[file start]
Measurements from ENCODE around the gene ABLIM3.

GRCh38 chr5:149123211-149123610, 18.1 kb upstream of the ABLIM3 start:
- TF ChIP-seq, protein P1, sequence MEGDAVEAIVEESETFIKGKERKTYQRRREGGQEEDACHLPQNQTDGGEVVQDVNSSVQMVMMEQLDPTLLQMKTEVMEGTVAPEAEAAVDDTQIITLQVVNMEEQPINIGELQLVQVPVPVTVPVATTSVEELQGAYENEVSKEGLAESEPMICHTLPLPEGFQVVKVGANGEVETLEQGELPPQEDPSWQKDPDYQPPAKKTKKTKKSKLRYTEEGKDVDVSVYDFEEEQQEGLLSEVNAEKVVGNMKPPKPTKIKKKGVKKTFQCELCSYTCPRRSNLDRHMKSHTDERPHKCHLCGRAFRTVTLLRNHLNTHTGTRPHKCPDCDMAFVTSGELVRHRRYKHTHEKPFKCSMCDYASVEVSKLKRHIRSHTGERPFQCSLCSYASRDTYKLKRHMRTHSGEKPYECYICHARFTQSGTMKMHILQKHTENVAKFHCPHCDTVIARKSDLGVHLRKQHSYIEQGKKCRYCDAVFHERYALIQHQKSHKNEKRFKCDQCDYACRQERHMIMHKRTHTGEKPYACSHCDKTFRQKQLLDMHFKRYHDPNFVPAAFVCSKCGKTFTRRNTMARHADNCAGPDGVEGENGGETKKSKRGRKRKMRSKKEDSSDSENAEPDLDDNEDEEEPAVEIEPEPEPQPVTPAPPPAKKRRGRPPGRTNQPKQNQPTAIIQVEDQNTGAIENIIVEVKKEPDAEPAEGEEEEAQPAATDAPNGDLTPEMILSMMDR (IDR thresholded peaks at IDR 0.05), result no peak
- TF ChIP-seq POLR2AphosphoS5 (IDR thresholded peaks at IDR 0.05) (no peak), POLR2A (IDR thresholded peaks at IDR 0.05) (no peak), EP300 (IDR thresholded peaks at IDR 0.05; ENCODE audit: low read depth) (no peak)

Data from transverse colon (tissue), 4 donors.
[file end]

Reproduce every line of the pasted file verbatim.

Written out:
Measurements from ENCODE around the gene ABLIM3.

GRCh38 chr5:149123211-149123610, 18.1 kb upstream of the ABLIM3 start:
- TF ChIP-seq, protein P1, sequence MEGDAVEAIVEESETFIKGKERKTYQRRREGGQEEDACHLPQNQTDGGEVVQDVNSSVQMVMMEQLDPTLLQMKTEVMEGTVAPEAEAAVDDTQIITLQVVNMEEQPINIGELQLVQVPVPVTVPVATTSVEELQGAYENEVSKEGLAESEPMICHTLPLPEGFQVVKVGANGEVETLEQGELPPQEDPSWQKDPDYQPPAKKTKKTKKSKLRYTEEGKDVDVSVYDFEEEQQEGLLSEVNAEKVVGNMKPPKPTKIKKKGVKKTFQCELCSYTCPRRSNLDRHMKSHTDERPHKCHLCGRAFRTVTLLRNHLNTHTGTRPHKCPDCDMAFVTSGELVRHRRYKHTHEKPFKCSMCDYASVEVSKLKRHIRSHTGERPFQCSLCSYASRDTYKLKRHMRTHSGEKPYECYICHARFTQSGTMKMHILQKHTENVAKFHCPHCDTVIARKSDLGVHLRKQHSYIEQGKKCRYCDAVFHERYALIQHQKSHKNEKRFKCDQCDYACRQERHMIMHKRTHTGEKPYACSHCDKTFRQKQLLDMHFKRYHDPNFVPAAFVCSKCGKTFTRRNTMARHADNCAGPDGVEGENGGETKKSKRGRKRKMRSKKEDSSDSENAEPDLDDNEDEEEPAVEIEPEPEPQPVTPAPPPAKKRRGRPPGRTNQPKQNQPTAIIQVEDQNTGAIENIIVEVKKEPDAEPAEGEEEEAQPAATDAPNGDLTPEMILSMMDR (IDR thresholded peaks at IDR 0.05), result no peak
- TF ChIP-seq POLR2AphosphoS5 (IDR thresholded peaks at IDR 0.05) (no peak), POLR2A (IDR thresholded peaks at IDR 0.05) (no peak), EP300 (IDR thresholded peaks at IDR 0.05; ENCODE audit: low read depth) (no peak)

Data from transverse colon (tissue), 4 donors.